Use the Right Words – It Matters!
|2012/03/18||Posted by CCAdmin under Tips|
Have you ever looked at some instructions and scratched your head for a long time because they didn’t make sense? Have you done this only to find out later that the problem was just that the instructions used the wrong terms which effectively made it gibberish to someone who knew the correct terms (e.g. you)? This is a problem I encountered the other day and it occurred to me that it is not as uncommon as it should be.
A co-worker put together some instructions for performing a task in a software tool that we all use. I needed to perform this task so I picked up the instructions he’d written. I got through the first step or two and by about the third step I could not find the item he described in the software tool. I tried to re-think what he meant and tried some variations that he may have meant,- all to no avail. After a while I threw in the towel and called him for help explaining his instructions.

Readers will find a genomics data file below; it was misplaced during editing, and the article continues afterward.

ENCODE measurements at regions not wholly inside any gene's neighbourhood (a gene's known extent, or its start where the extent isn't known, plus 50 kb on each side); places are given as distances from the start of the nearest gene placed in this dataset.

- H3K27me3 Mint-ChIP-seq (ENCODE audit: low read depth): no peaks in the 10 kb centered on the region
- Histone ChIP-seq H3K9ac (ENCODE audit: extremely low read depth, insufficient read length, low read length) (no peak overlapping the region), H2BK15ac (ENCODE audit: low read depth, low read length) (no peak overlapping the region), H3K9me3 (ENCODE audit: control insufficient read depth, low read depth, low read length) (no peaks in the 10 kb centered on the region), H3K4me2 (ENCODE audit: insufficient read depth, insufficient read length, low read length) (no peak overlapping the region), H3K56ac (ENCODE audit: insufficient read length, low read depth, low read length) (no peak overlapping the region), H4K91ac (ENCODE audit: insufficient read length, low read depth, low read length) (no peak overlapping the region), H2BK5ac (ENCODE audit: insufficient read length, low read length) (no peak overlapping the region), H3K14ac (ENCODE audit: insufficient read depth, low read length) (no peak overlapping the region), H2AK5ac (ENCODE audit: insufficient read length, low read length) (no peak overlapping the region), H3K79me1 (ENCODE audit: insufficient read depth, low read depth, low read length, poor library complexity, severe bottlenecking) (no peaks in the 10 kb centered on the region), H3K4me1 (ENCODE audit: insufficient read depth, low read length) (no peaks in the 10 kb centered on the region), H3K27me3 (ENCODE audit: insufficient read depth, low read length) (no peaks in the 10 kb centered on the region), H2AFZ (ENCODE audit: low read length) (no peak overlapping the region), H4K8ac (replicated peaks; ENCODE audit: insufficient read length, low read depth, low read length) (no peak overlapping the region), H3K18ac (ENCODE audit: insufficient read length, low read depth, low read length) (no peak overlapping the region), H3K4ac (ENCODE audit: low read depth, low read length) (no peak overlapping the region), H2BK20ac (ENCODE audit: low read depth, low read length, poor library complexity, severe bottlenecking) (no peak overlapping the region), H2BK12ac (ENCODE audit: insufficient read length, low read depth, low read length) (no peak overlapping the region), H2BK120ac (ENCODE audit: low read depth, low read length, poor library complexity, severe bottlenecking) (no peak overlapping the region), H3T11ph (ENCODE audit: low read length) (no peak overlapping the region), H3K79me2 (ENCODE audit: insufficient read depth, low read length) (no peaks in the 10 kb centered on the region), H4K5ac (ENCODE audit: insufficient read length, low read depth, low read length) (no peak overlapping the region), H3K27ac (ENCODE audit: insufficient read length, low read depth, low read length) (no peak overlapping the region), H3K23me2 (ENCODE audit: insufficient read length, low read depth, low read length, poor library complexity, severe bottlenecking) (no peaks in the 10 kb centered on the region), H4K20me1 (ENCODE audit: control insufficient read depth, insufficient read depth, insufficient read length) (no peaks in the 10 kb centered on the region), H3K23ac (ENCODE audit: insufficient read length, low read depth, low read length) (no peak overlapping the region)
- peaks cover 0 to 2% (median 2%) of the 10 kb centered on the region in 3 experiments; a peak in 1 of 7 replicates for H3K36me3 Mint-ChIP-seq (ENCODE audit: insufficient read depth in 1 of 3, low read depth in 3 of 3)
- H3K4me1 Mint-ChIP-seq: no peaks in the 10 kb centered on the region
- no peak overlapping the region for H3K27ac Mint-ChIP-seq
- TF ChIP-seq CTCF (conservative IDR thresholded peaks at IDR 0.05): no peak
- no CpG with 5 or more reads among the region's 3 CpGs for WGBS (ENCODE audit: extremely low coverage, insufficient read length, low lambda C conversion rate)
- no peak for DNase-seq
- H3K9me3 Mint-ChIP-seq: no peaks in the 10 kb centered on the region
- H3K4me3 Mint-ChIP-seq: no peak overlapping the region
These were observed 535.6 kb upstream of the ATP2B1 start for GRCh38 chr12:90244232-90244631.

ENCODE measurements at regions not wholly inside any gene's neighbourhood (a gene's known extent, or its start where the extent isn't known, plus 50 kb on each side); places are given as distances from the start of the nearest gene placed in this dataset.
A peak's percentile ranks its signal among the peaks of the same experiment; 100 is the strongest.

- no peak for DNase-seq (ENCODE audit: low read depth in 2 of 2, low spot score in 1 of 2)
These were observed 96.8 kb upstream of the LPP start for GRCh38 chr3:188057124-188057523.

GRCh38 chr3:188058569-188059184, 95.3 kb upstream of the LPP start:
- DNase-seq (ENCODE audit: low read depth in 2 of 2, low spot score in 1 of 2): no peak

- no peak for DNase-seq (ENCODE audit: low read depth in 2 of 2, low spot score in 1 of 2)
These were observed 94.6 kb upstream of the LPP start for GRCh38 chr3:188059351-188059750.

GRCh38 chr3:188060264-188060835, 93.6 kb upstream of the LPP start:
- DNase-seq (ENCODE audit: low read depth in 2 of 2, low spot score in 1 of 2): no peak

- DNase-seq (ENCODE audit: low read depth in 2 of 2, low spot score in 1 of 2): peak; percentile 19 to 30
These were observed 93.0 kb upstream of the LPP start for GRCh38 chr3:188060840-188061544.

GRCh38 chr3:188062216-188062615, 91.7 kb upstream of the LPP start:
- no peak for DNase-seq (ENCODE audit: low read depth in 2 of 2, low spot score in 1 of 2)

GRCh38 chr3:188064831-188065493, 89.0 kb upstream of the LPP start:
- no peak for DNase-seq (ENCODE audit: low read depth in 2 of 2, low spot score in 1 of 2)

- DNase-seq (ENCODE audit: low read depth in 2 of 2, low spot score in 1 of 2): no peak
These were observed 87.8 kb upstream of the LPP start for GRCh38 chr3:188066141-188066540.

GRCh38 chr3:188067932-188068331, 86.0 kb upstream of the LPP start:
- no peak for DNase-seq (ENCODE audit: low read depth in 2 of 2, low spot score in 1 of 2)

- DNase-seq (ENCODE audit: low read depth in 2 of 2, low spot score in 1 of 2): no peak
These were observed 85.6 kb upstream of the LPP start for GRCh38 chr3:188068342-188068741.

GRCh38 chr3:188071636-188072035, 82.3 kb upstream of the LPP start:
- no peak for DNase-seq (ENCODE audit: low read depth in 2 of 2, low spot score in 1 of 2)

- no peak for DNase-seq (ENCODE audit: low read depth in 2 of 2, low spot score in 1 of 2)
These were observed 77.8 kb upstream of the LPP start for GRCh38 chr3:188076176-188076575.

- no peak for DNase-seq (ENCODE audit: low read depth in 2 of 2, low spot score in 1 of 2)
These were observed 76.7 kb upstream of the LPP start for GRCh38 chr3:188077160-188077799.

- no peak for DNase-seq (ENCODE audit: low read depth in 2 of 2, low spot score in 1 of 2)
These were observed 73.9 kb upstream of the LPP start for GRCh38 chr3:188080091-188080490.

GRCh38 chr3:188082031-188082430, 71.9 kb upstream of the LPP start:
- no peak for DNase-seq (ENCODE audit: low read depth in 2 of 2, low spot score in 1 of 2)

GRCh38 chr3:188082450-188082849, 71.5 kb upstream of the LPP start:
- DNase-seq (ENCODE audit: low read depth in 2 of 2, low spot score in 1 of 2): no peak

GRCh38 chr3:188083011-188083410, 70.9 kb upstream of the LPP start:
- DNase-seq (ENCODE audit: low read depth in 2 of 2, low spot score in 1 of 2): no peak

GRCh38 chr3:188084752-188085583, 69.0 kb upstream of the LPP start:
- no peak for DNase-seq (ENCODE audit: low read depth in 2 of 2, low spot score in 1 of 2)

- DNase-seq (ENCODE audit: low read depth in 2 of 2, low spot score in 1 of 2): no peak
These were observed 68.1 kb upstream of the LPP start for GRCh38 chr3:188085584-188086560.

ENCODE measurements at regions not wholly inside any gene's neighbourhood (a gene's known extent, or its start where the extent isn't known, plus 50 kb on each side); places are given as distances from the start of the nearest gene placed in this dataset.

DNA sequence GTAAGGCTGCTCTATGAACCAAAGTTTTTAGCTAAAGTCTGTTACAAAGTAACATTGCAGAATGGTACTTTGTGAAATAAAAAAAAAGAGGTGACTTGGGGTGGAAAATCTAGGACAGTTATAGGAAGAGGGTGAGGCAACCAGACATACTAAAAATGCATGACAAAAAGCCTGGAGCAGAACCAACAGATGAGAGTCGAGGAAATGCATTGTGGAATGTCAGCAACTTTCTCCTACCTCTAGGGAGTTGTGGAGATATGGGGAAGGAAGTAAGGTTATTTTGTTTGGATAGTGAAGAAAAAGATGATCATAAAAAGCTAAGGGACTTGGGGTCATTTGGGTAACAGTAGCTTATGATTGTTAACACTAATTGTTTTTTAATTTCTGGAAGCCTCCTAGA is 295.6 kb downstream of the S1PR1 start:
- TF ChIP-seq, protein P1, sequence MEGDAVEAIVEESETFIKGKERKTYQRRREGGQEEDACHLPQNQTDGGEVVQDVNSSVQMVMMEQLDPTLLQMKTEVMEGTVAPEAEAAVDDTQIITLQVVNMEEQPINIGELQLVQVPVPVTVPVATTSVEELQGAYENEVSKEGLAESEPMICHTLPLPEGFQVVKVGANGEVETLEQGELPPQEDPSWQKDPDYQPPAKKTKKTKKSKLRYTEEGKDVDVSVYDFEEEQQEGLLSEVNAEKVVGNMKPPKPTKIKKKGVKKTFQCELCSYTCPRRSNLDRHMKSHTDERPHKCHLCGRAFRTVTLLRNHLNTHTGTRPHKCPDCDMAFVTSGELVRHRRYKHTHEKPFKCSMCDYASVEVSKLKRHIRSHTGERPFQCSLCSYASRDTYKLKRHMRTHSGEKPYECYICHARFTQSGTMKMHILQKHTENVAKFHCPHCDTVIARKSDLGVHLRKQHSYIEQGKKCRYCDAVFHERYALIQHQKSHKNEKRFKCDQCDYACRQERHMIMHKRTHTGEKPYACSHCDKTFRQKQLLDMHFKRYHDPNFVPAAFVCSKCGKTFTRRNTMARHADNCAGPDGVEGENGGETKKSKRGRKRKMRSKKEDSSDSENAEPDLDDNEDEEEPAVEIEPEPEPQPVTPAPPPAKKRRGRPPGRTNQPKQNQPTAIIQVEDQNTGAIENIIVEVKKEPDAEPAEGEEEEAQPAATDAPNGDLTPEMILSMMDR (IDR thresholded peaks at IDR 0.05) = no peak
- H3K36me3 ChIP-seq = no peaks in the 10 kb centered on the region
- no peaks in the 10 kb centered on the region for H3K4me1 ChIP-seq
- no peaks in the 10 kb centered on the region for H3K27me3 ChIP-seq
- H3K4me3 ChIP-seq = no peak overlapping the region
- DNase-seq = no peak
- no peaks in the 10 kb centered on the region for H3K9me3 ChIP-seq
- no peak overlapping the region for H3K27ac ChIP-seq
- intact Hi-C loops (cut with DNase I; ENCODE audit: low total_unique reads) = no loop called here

It turned out that almost every term he used to describe items in the software were identified with the incorrect name. He’d called a menu item a “toolbar”, referenced an item whose name was actually different than what his instruction said, and other such mistakes. Quite honestly, from my point of view, it took my respect for him down a notch. I thought these were pretty common terms, but even if he didn’t know them he should have taken time to figure out the correct terms rather than making some up that were sure to be wrong.
It’s more than a matter of courtesy for those reading what you’re doing – it’s a matter of respect for work and its accuracy. When you are writing something professional, whatever it is, take the time to find and use the correct terms. It’s understandable that whatever you are describing may not be something that’s very familiar, but when one just makes up terms or even worse, randomly uses context-appropriate terms incorrectly, like my co-worker did, it just makes you look clueless .
Think about the ramifications of this if it is in an important document. What if this technique were used for writing a manual script for a test case? Could it cause a test case to fail that may really be passing? Or worse, could a misstep in the script cause the test case to pass when it is really failing? What if that test case was something extremely important, or even life threatening if it failed?
Bottom line – remember the old saying: If you are going to take time to do something, then take the time to do it right.